Use of cookies on website

We use cookies on our website to allow the shop to function and to enhance your user experience. If you continue without changing your settings, we'll assume that you are happy to receive all cookies on this website.

You can change your cookie settings at any time.


No image available

I Can Defy Them All

By Dorothy Dunbar


Item attributes


Item details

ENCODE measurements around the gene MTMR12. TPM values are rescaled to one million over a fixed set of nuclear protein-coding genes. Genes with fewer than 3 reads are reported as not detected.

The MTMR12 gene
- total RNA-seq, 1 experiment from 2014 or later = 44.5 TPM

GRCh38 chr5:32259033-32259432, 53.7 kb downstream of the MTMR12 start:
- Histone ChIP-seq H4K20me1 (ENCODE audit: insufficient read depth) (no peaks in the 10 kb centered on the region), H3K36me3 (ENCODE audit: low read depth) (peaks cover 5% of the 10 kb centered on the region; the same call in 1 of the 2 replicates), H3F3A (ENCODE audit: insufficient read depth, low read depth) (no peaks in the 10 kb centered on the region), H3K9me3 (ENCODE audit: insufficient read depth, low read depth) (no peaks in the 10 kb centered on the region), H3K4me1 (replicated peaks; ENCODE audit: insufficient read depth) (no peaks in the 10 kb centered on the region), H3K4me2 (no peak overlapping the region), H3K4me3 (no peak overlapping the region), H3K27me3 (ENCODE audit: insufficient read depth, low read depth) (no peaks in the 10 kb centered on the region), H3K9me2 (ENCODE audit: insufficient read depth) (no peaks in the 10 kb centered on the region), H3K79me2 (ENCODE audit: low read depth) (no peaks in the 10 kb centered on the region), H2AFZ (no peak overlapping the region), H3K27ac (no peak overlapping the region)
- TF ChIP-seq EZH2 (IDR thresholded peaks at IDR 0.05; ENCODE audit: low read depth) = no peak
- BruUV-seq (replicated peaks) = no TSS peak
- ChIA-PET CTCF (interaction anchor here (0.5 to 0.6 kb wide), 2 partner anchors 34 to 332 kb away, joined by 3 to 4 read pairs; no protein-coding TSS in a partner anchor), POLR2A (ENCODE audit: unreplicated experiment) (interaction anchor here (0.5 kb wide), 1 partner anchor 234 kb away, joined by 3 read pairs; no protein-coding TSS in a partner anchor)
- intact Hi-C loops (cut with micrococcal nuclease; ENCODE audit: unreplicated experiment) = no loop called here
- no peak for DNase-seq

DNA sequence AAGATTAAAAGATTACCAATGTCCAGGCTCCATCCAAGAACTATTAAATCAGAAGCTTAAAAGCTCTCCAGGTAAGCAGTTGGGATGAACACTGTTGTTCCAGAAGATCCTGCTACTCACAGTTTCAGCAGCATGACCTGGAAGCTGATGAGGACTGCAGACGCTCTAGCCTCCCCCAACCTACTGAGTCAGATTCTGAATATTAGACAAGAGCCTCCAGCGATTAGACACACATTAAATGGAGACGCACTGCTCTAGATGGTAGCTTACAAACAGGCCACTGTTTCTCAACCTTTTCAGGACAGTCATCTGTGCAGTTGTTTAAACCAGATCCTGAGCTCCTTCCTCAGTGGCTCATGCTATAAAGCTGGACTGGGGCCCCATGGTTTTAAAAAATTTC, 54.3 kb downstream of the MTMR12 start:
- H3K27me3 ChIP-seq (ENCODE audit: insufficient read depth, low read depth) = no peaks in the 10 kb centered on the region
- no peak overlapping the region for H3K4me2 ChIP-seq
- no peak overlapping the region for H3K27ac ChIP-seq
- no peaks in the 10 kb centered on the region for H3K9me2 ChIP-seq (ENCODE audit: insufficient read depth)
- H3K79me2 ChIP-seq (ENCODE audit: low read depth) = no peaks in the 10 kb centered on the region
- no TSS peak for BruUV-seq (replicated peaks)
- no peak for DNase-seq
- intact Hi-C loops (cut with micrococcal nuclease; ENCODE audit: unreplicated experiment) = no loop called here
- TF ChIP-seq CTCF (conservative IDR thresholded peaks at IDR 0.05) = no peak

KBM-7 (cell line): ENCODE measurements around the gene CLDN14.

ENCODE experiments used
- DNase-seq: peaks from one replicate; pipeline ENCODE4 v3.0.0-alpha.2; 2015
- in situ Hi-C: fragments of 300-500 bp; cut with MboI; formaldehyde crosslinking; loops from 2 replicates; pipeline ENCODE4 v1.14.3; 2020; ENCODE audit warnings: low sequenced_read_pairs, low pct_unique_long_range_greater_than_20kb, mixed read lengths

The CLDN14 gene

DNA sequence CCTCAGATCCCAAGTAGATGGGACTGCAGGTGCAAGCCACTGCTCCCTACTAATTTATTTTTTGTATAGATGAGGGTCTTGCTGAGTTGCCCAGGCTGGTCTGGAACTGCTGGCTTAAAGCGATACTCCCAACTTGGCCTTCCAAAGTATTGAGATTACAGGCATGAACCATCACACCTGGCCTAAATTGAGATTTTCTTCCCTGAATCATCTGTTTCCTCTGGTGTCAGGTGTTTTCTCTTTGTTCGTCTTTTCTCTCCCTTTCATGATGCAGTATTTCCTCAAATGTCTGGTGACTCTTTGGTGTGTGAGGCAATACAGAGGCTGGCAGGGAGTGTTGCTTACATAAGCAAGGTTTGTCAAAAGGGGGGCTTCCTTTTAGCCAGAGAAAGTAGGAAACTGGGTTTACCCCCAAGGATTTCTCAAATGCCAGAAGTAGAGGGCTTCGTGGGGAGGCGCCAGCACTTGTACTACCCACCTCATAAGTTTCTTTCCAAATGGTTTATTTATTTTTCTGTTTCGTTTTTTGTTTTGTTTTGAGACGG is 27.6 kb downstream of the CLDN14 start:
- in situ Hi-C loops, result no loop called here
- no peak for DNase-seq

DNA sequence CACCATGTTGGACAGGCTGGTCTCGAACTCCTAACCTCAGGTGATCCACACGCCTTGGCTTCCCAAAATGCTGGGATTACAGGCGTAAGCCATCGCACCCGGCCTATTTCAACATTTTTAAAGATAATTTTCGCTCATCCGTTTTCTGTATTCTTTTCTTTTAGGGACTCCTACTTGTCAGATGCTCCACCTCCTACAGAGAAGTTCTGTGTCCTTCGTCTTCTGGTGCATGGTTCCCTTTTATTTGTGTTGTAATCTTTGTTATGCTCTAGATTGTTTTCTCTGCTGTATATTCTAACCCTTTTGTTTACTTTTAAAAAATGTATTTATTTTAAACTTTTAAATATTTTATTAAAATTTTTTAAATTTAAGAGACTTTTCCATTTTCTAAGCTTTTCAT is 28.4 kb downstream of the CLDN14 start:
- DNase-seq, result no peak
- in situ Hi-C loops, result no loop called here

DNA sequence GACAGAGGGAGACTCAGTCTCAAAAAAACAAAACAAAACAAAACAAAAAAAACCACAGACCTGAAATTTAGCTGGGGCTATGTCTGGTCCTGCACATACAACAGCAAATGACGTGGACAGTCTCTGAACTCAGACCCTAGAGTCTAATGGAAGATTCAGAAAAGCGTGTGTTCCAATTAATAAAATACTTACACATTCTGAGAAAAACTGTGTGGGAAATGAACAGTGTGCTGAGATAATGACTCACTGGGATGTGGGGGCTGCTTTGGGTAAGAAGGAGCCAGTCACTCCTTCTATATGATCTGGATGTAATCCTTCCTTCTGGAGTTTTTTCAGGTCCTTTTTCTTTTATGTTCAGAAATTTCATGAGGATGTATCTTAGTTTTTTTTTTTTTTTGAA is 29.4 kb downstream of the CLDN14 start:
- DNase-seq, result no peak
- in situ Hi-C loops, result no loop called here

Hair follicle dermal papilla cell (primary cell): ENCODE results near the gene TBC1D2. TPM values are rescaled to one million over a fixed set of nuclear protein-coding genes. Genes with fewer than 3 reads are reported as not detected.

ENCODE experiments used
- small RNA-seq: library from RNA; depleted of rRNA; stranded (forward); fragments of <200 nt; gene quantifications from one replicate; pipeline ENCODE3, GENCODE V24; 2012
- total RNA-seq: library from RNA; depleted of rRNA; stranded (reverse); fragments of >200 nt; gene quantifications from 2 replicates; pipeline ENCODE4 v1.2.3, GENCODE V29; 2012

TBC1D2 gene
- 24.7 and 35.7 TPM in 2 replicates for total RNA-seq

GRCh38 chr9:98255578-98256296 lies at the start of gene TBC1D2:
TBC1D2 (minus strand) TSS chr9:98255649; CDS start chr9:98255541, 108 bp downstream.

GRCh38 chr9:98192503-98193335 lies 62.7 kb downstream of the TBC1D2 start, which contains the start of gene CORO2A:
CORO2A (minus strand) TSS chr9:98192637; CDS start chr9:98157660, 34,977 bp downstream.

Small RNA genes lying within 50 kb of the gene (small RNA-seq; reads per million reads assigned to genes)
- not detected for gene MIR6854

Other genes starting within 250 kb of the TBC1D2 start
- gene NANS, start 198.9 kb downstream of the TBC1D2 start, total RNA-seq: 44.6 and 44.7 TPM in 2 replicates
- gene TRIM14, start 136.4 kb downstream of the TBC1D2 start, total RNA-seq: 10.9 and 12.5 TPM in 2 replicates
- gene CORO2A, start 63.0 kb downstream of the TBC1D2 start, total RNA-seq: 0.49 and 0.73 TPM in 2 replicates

Mary Wollstonecraft, during the eighteenth century, had very advanced views on Women's Rights. She has suggested to Fuseli, a well-known artist of the time, that he should take her to live with him and his wife and they should all go to France, (then at the start of her revolution) together. Sophia Fuseli arrives at Mary's lodging to protest at this idea and a good-going row develops, with Mary's young sister Eliza a scandalised looker-on. Having just had an advance on her first published book, Mary eventually agrees to see no more of Fuseli, but is still determined to get to France. The play ends with William Blake and Tom Paine seeking shelter, for Tom since Parliament has indicted him for writing the revolutionary Rights of Man. Having agreed to give him shelter, Mary looks forward to all of them ending up in Paris, experiencing liberty and fraternity . . .